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One of key benefits of a message-based systems is the loose coupling between participants; the message sender and recipient make no (or few) assumptions about each other's identity. If a message recipient retrieves a message from a message channel, it generally does not know nor care which application put the message on the channel. The message is by definition self-contained and is not associated with a specific sender. This is one of the architectural strengths of message-based systems.
However, the same property can make debugging and analyzing dependencies very difficult. If we are not sure where a message goes, how can we assess the impact of a change in the message format? Likewise, if we don't know which application published a message it is difficult to correct a problem with the message.
How can we effectively analyze and debug the flow of messages in a loosely coupled system?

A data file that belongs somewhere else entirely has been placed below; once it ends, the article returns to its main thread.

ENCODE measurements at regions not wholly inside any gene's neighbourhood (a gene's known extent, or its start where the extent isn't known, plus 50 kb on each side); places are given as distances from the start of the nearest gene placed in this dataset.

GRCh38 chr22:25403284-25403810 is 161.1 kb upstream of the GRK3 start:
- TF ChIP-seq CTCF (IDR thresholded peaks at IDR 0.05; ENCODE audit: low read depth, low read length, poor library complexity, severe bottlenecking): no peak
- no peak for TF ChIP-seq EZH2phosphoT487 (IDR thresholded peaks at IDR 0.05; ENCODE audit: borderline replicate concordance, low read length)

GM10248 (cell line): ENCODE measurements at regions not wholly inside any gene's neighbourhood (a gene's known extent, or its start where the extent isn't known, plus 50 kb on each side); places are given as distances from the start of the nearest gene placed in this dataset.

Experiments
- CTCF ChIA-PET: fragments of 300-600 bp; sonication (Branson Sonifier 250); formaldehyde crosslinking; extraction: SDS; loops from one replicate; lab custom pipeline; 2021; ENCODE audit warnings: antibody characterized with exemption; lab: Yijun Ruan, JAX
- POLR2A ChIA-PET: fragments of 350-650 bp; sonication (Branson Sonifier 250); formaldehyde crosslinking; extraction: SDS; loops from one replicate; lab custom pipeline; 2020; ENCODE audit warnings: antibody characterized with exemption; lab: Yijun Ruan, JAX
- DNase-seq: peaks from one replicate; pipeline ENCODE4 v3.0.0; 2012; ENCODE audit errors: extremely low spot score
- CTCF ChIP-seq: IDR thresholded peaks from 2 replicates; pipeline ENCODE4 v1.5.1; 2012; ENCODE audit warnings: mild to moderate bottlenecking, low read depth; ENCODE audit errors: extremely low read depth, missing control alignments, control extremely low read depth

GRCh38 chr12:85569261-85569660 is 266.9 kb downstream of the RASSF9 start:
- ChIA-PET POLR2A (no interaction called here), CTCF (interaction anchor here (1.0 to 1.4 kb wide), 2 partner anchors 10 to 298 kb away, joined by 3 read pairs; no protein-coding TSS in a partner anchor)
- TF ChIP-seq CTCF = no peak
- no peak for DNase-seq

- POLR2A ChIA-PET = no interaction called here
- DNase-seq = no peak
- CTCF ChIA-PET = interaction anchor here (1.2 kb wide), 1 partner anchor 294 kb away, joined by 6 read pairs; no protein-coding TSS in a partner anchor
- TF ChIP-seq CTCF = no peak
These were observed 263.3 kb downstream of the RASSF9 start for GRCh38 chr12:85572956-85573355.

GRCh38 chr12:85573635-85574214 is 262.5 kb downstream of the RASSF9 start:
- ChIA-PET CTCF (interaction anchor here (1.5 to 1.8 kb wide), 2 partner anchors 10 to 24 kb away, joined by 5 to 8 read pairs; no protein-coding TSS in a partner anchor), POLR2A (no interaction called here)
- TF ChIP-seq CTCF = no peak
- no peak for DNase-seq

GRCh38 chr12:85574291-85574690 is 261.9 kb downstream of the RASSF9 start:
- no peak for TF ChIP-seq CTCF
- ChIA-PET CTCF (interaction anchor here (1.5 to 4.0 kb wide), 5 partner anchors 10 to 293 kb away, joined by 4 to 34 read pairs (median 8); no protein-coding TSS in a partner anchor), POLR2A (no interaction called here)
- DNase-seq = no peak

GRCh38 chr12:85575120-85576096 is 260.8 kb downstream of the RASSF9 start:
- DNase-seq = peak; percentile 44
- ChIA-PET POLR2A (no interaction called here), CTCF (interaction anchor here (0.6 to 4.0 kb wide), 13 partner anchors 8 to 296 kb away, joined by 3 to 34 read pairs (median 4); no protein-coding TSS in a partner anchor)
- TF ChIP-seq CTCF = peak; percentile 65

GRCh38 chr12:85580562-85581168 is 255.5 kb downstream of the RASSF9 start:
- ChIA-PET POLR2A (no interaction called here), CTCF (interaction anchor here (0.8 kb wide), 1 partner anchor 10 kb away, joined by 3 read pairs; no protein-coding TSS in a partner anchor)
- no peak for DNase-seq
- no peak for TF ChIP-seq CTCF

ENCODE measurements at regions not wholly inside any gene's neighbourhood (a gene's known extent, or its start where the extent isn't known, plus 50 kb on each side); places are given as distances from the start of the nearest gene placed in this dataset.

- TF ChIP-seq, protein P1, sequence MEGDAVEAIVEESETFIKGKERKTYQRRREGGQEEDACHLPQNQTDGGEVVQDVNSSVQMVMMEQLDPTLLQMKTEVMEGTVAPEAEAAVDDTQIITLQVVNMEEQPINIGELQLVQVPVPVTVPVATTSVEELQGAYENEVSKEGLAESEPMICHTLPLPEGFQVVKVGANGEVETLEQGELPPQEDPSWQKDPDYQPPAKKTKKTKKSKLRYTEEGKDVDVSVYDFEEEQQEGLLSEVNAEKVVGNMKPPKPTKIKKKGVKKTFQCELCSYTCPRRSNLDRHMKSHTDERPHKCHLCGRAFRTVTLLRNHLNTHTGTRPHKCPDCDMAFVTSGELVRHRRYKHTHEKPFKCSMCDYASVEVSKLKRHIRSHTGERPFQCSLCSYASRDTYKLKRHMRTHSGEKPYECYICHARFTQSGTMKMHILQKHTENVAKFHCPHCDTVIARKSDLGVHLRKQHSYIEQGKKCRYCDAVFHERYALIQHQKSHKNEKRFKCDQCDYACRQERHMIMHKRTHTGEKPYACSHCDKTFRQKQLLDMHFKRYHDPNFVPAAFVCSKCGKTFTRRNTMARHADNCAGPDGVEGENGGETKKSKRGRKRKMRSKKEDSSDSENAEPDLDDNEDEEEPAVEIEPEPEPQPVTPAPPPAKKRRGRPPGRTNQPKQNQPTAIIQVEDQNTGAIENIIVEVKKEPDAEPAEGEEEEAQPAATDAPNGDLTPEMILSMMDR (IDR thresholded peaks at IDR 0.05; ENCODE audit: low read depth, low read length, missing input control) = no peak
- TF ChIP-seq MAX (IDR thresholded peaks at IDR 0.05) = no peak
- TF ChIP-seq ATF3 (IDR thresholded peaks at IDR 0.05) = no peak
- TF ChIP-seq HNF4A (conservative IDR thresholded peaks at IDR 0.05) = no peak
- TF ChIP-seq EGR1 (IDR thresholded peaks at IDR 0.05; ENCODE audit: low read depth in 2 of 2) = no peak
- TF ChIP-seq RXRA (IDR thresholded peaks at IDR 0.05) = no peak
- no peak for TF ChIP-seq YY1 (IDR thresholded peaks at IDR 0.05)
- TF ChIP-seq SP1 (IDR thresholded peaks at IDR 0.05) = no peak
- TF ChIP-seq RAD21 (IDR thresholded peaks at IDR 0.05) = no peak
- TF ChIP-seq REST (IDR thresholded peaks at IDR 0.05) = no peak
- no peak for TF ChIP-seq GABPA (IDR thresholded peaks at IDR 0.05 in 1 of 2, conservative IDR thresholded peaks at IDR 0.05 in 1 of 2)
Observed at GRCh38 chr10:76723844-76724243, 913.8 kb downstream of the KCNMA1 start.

Therefore, attach a Message History to the message. The Message History is a list of all applications that the message passed through since its origination.
The Message History maintains a list of all components that the message passed through. Every component that processes the message (including the originator) adds one entry to the list. The Message History should be part of the message header because it contains system-specific control information. Keeping this information in the header separates it from the message body that contains application specific data....
Related patterns: Aggregator, Control Bus, Message Router, Message Store, Process Manager, Publish-Subscribe Channel, Recipient List
Find the full description of this pattern in:
Enterprise Integration Patterns
Gregor Hohpe and Bobby Woolf
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